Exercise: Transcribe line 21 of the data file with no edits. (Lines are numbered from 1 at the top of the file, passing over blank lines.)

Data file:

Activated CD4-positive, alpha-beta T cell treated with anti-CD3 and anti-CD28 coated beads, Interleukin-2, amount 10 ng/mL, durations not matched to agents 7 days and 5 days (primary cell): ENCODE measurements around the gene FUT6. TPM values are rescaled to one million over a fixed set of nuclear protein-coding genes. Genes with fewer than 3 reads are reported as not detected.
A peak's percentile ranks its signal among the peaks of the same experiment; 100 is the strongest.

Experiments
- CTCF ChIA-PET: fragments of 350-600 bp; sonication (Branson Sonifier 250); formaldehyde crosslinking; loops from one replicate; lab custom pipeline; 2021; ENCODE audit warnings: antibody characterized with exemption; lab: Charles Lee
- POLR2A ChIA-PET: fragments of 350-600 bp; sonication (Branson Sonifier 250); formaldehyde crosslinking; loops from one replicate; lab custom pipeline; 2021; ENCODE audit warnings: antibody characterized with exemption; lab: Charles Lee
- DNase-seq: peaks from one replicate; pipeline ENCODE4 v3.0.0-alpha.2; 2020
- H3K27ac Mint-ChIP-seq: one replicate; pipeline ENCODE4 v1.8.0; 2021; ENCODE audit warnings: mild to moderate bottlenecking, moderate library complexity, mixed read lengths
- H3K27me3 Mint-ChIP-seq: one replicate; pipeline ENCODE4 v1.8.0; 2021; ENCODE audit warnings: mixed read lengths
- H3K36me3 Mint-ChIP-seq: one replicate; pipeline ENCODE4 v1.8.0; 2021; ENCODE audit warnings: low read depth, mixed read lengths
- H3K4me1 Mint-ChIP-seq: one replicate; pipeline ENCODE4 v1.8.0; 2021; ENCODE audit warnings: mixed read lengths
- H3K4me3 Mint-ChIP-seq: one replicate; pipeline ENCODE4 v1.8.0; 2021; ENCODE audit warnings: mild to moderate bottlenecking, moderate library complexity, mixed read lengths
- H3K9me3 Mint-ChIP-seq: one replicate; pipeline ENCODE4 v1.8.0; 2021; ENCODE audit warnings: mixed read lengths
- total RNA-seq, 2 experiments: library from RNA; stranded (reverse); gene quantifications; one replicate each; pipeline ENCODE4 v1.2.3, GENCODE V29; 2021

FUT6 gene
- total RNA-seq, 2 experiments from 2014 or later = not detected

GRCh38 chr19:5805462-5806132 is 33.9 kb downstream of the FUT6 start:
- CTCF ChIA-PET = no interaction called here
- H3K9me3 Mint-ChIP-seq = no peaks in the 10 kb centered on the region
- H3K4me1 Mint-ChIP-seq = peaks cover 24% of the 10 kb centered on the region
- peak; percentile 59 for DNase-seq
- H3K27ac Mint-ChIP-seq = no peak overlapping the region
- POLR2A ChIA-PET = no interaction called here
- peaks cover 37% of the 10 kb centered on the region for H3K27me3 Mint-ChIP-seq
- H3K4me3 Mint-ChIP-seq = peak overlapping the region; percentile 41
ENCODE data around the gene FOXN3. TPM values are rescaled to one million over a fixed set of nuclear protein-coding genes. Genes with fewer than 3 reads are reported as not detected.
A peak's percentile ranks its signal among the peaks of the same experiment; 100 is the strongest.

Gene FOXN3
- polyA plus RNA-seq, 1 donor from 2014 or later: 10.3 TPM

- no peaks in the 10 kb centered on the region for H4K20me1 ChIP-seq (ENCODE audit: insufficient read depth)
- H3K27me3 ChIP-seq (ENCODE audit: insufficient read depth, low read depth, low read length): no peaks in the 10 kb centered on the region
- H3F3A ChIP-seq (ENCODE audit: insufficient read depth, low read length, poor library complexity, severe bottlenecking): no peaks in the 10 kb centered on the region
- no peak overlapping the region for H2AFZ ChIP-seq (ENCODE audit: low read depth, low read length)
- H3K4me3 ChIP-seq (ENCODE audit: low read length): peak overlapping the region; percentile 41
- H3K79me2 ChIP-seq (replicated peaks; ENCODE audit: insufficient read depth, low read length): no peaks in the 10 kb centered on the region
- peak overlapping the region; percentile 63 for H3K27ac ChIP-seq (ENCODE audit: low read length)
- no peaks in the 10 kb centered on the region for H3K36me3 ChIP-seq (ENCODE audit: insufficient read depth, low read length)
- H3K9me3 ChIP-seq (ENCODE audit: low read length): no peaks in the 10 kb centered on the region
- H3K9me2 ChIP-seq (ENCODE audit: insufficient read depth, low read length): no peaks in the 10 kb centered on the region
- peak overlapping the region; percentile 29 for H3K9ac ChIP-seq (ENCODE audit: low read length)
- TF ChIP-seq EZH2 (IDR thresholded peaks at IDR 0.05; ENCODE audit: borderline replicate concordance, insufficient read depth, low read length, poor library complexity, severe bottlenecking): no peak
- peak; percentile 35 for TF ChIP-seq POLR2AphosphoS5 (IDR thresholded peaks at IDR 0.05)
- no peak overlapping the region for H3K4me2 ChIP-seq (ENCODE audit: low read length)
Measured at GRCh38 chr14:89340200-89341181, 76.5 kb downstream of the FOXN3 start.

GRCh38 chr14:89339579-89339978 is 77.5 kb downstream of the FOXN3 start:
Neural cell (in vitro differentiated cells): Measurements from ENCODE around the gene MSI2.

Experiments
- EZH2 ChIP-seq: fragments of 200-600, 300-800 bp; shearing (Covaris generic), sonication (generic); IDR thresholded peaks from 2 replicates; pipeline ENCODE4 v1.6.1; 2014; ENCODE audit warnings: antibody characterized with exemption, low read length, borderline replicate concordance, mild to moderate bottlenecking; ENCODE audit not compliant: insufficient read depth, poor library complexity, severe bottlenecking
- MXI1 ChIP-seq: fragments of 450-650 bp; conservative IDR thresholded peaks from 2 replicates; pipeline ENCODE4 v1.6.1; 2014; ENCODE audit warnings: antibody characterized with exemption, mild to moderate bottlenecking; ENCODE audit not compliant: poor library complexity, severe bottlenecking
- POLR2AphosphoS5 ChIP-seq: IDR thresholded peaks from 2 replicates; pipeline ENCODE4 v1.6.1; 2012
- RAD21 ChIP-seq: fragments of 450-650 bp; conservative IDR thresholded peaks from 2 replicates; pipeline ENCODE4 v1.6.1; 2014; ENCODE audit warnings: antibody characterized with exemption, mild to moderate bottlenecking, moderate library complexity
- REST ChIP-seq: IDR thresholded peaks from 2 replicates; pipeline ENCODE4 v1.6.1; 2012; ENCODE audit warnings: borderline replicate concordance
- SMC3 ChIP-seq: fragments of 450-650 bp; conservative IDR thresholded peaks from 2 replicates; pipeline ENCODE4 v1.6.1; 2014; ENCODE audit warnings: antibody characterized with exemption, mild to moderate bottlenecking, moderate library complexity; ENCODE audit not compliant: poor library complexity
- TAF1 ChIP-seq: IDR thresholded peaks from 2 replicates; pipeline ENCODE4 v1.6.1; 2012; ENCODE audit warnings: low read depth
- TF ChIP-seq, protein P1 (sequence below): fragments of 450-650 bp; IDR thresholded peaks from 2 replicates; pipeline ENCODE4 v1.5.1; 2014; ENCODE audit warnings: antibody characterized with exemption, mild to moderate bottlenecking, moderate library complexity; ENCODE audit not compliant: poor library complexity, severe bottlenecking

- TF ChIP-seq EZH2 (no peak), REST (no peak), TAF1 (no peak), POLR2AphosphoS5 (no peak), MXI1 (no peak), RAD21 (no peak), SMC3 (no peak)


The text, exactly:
- H3K27ac Mint-ChIP-seq = no peak overlapping the region